Table 2

Number of detected stars (NJ and NK in J and K-bands) and MF slopes (ΓJ and ΓK in J and K-bands) using Eq. (1), at 1.5 Myr in three F0, F1, and F2 fields of NGC 3603 from SPHERE/IRDIS.

3. Extinction and CMD

In order to correct for extinction, 31 O stars on or close to the main sequence (class V) were selected from Harayama et al. (2008). These stars are encircled in green in the top panel of Fig. 1. To estimate their intrinsic magnitude, their Teff were estimated from Table 4 of Martins et al. (2005) and their log g as a function of age (1.5 Myr) according to the PARSEC2 stellar evolution models (Bressan et al. 2012), adopting Galactic metallicity. We assumed a distance of 6 kpc (Sect. 4) for these O stars.

We derived the color excess for selected O stars in the two IRDIS-BB J and K filters at the distance of 6 kpc. We adopted the maximum weighted value for E(JK), which is 0.76 (AV = 4.5). This value results in AJ and AK as 1.269 and 0.504, respectively, (from Rieke & Lebofsky 1985).

thumbnail Fig. 1

Top: HST/WFPC2-PC/F814W core of NGC 3603: blue squares depict the three fields observed with SPHERE-IRDIS. Green circles refer to the known O-type stars from Harayama et al. (2008). Red circles show the stars in Harayama et al. (2008) catalog, which we used for calibrating zero-points in different fields. There are 113, 45, and 51 stars common between Harayama et al. (2008) in the SPHERE F0, F1, and F2 fields. Bottom: sources with E(JK) > 1.8 in F0, F1, and F2 shown in red circles. The image is a combination of all three fields in IRDIS/B-J.

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thumbnail Fig. 2

CMD of the core of NGC 3603 in IRDIS J- and K-band for the whole FoV (left) followed to the right for the three fields F0, F1, and F2. Black circles show the K-excess stars. Three black crosses represent stellar models with initial masses of 100, 120, and 150 M. The black arrow signifies the effect of extinction, AV = 4.5.

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We found 239, 118, and 191 sources detected in both J and K data in F0, F1, and F2, respectively. The color magnitude diagrams (CMDs) for these different fields are shown in Fig. 2.

4. Mass functions (MF)

We used the stellar evolution tracks from PARSEC mentioned above to estimate stellar masses at the age of 1.5 Myr. The distance of the cluster was taken as 6 kpc, which fits well with the observed CMD, isochrone, and extinction, and is also in good agreement with Stolte et al. (2004), De Pree et al. (1999), and Harayama et al. (2008).

Using grids of stellar evolutionary tracks and extinction for each filter, we can estimate the stellar masses separately from the photometry in each filter. The slope of the MF Γ can be estimated from Eq. (1), where M is the stellar mass and N is the number of stars in the logarithmic mass interval log 10(M) to log 10(M) + 0.2log 10(M). We used a double size bin at the pre-main sequence (PMS) and main sequence (MS) transition, around 4 M, to smooth out the degeneracy (same as Harayama et al. 2008). We used an implementation of the nonlinear least-squares (NLLS) Marquardt-Levenberg algorithm to fit the MF, (1)MFs for the two IRDIS BB-J and BB-K filters are shown in Fig. 3 for the core (F0) and in Fig. 4 for F1 and F2. One can compare the MF in the very core of the cluster (F0) with the next radial bin (F1 and F2) to check the radial variation of MF. The two latter were observed with similar exposure times and very close conditions as both fields were recorded within one hour slot of a SPHERE/VLT run on 2015-06-07. Also, minimum and maximum magnitudes in both fields are very similar especially in the K-band. All these conditions result in similar mass range of detected sources in J and K. Thus we could plot the MF for F1 and F2 together, where 586 sources are detected with masses less than 1 M (fainter than 16.5 mag) in the K-band.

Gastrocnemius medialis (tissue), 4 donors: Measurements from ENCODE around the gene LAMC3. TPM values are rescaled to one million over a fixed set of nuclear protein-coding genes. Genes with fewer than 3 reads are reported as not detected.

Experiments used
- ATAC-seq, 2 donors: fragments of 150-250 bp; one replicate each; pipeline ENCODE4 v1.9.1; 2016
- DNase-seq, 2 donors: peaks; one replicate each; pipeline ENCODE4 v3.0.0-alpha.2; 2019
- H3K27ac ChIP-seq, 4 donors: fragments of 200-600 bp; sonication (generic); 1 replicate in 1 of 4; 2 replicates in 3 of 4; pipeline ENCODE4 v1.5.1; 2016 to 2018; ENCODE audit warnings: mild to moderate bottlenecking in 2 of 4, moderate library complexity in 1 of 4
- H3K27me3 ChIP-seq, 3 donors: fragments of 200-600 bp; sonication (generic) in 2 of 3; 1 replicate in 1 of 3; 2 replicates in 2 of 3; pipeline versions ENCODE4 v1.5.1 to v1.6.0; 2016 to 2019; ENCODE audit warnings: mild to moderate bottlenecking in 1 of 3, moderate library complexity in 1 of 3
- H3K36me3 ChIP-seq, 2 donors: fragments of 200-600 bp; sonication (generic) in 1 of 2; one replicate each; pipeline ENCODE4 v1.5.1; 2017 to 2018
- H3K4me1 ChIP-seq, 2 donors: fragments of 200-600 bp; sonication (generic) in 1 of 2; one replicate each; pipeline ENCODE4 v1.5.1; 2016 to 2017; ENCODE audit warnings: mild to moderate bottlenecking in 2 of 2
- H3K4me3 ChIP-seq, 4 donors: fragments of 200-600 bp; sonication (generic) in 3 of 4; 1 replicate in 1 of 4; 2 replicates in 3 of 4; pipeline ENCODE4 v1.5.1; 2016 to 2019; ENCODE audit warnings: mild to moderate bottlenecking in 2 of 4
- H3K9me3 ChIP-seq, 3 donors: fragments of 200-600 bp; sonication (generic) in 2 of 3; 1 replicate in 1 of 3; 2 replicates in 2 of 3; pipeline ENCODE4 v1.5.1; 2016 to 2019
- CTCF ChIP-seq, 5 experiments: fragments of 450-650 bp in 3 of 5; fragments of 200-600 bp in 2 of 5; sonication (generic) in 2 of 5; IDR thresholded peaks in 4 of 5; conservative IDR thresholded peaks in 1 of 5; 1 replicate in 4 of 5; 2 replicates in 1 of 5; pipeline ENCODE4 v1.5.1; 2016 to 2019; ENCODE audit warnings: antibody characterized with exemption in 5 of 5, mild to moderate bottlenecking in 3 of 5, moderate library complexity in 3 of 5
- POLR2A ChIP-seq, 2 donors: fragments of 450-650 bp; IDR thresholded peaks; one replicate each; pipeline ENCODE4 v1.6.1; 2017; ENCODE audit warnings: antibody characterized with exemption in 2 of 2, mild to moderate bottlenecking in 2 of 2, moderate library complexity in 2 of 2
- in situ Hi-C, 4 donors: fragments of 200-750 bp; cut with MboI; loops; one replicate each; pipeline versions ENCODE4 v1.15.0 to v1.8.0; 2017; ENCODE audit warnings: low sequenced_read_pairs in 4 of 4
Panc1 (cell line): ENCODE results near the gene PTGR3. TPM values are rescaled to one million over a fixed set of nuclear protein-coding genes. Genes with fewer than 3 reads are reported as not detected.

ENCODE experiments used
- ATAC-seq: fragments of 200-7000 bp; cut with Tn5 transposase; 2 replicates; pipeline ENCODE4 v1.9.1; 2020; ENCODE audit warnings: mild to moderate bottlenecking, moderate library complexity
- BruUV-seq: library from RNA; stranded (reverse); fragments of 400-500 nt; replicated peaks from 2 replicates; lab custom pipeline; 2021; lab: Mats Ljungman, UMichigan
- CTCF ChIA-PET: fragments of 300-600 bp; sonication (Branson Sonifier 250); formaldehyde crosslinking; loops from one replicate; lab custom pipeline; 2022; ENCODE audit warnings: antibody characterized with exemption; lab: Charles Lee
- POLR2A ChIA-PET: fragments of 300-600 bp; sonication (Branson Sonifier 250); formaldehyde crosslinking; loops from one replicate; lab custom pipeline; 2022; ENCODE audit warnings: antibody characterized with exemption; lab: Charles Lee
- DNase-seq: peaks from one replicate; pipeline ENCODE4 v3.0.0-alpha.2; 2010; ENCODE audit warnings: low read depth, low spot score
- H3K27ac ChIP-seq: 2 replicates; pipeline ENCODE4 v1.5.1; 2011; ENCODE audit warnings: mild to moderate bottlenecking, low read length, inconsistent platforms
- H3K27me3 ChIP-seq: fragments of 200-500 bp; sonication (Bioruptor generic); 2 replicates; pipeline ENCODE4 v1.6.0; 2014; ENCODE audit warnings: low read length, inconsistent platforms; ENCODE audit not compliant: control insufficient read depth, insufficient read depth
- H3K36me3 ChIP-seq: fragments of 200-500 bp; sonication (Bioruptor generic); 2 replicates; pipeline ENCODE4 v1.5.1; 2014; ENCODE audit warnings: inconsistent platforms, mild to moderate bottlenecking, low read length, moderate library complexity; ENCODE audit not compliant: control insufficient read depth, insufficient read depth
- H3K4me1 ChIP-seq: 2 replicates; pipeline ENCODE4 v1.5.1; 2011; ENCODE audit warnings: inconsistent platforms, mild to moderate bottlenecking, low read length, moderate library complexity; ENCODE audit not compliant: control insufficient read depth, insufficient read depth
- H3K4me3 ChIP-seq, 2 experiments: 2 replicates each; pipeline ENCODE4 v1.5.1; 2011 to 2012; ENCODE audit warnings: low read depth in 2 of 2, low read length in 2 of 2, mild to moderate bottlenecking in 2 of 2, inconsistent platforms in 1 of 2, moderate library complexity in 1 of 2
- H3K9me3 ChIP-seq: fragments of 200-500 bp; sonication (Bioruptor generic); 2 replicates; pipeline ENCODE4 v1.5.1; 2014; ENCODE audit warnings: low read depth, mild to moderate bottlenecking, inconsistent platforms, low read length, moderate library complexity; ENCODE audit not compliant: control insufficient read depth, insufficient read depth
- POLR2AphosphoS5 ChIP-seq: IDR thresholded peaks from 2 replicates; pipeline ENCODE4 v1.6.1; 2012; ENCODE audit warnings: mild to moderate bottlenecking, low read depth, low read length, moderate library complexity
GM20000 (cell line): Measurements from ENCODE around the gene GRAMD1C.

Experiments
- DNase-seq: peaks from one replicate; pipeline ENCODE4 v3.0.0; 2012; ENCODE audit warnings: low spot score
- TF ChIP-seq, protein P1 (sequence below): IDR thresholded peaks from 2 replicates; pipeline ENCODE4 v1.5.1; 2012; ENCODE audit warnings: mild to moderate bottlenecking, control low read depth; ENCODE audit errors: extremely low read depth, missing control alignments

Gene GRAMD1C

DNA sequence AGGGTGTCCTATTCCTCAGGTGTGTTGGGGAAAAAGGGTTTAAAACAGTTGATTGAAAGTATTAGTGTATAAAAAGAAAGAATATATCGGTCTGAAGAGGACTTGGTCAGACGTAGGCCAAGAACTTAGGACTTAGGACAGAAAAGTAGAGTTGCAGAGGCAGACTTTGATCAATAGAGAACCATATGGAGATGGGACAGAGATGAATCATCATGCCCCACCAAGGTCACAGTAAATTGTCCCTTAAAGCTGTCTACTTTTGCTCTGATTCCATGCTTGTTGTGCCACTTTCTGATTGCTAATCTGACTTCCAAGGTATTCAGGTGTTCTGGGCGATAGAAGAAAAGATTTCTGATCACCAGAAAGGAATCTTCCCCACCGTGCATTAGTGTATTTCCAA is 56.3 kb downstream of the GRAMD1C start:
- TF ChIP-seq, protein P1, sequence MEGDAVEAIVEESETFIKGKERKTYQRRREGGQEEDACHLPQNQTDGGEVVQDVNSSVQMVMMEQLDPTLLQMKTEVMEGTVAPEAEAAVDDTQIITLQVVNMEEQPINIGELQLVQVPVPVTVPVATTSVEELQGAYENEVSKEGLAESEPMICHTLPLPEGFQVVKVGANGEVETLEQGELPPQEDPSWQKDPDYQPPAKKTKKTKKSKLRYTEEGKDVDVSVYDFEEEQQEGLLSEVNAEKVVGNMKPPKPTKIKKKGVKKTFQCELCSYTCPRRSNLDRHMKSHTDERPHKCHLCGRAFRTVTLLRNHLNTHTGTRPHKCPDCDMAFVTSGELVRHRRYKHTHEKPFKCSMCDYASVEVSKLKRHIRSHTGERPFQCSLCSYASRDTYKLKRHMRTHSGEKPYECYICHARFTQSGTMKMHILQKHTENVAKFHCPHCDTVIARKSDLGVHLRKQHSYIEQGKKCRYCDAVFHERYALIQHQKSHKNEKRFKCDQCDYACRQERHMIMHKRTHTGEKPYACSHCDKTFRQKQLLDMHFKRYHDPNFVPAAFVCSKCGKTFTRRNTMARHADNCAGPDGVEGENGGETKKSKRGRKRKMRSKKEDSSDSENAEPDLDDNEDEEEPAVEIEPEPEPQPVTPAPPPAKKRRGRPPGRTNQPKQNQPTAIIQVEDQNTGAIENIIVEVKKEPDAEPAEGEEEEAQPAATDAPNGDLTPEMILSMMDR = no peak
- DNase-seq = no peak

In F0, we were able to reach 0.66 M (J = 18.7) in the J-band and 1.08 M (K = 16.4) in the K-band. Figure 3 depicts the MF in F0. Three WR stars (A1, B, C) are located in this region where two of them (A1 and C) were identified as spectroscopic binaries by Schnurr et al. (2008). The MF can be treated in three possible ways (Table 2): 1) considering all WR stars: two as binaries with masses estimated from Schnurr et al. (2008) and one (B) as a single star (All); 2) considering just two WR stars as two binary systems (All-B); and 3) excluding these three WR stars (All-WRs).

Figure 4 depicts the MF for the next radial bin from the core of NGC 3603 (F1 and F2). The mass range covered in K-band starts from 0.14 M, ending at 69 M. More than 800 sources with a mass smaller than 4 M are detected.

The change of the MF slope for the MS and PMS stars occurs around 4 M. We also fitted a separate line on MF (dash-dotted line in Fig. 4) for the low-mass PMS stars. The MF in the low-mass part is corrected for the number of detected sources above an incompleteness level of 80% (black bins in the low-mass part in Figs. 3 and 4).

Table 2 lists the derived MF slopes in F0, F1, and F2 regions and derived slopes for MS/PMS stars. MS is a common mass range in J and K and in F0 and F1+F2 with an incompleteness level of 100%. The MF slopes are consistent in the J-band and K-band and also in the different regions, for the main sequence stars and for the whole mass range.

The MF slopes for the whole mass range is flatter than the main sequence part. The MF slopes even for the massive stars (main sequence) are flatter than Salpeter, ΓSalpeter = −1.35 (Salpeter 1955) and Kroupa, ΓKroupa = −1.3 (Kroupa 2001). The average value agrees with those found in the outer regions of NGC 3603 according to previous works. For PMS stars, the MF slope is flatter than for the whole mass range and for the main sequence.

If we assume that binary properties like binary fraction and mass-ratio distribution do not change strongly with the mass of the primary stars, then the deduced MF slope should be very similar to the MF slope of the primary stars.